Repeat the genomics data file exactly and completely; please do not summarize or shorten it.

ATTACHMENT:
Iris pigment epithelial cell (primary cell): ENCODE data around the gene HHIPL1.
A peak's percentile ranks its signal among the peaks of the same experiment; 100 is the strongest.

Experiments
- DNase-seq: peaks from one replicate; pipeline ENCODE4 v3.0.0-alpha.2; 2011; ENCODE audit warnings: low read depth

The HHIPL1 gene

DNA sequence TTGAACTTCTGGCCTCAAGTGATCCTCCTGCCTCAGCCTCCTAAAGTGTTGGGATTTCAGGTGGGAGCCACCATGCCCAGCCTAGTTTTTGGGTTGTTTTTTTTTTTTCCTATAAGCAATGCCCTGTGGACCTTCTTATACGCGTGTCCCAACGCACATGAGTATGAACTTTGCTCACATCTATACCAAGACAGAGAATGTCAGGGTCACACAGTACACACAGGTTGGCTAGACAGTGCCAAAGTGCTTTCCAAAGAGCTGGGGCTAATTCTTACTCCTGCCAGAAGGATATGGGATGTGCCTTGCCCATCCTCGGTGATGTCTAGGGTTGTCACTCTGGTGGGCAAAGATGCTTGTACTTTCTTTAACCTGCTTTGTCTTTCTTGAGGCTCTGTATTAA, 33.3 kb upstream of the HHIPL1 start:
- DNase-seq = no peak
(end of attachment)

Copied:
Iris pigment epithelial cell (primary cell): ENCODE data around the gene HHIPL1.
A peak's percentile ranks its signal among the peaks of the same experiment; 100 is the strongest.

Experiments
- DNase-seq: peaks from one replicate; pipeline ENCODE4 v3.0.0-alpha.2; 2011; ENCODE audit warnings: low read depth

The HHIPL1 gene

DNA sequence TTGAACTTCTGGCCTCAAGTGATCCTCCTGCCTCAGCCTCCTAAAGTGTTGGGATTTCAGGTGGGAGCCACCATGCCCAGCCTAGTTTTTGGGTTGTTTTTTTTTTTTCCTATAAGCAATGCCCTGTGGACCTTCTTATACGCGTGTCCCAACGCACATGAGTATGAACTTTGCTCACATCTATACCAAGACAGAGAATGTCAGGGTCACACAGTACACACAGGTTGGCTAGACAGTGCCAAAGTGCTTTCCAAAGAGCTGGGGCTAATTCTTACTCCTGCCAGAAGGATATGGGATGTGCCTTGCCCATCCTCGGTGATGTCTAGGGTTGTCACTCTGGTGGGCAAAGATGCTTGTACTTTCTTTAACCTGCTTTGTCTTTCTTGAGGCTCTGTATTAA, 33.3 kb upstream of the HHIPL1 start:
- DNase-seq = no peak